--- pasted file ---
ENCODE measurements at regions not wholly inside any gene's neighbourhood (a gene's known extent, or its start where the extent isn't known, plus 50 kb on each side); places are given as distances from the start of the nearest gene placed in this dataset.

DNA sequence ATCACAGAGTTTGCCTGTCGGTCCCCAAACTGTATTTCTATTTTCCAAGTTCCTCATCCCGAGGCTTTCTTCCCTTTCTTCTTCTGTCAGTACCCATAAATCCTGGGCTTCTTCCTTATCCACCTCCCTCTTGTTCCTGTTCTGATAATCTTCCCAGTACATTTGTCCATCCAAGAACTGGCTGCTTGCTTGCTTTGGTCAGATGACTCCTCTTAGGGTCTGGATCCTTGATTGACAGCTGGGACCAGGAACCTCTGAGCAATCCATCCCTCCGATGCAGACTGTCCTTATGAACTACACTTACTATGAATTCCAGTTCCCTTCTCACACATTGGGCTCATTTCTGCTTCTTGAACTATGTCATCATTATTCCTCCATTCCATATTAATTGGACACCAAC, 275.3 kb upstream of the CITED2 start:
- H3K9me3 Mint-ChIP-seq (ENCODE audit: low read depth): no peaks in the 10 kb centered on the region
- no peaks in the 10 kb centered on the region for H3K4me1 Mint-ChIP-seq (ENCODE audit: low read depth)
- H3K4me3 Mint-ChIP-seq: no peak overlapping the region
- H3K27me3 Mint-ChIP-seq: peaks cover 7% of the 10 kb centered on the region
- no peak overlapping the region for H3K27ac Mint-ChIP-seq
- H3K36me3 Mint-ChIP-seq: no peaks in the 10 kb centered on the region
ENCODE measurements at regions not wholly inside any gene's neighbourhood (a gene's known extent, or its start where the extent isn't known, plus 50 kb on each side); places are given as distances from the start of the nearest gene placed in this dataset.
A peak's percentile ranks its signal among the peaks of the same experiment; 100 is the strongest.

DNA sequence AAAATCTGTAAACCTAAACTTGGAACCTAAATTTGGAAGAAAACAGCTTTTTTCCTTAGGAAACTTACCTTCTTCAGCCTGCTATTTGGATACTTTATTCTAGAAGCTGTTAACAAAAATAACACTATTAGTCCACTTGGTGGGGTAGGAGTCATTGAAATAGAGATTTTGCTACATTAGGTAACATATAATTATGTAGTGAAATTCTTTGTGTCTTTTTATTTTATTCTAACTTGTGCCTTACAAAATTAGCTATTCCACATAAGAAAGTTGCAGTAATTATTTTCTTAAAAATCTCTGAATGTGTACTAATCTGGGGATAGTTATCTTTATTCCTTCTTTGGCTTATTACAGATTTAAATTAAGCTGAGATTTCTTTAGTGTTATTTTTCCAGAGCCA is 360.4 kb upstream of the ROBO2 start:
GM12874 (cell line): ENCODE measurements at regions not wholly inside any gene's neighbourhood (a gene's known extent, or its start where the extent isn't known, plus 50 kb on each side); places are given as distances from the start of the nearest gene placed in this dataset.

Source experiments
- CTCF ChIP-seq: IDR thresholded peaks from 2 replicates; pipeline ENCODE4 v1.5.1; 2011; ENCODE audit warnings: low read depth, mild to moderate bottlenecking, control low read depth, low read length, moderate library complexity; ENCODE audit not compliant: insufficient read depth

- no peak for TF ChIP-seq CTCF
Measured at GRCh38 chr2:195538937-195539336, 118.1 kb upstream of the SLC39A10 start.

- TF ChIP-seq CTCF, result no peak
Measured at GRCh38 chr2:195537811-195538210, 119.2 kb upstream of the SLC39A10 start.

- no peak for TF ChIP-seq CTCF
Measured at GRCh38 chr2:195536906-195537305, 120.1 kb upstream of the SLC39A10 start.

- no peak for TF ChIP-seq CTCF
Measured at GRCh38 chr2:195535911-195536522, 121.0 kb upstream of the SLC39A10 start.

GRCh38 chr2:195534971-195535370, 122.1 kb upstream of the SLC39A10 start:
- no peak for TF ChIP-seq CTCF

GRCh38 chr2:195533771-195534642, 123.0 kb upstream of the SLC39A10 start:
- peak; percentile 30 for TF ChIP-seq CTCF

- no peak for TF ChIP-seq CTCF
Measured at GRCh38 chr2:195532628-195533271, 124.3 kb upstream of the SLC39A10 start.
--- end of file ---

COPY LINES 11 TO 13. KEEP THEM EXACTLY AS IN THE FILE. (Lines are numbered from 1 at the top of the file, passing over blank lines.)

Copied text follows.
DNA sequence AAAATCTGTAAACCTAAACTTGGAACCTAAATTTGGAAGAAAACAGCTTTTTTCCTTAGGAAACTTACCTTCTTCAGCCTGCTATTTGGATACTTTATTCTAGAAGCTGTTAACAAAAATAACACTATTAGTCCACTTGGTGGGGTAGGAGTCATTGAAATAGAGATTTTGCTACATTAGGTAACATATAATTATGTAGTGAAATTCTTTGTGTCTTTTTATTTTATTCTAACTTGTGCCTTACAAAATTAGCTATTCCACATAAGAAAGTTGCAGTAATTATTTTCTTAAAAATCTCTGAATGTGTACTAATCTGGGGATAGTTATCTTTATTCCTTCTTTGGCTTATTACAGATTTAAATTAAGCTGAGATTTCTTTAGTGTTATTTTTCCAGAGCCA is 360.4 kb upstream of the ROBO2 start:
GM12874 (cell line): ENCODE measurements at regions not wholly inside any gene's neighbourhood (a gene's known extent, or its start where the extent isn't known, plus 50 kb on each side); places are given as distances from the start of the nearest gene placed in this dataset.

Source experiments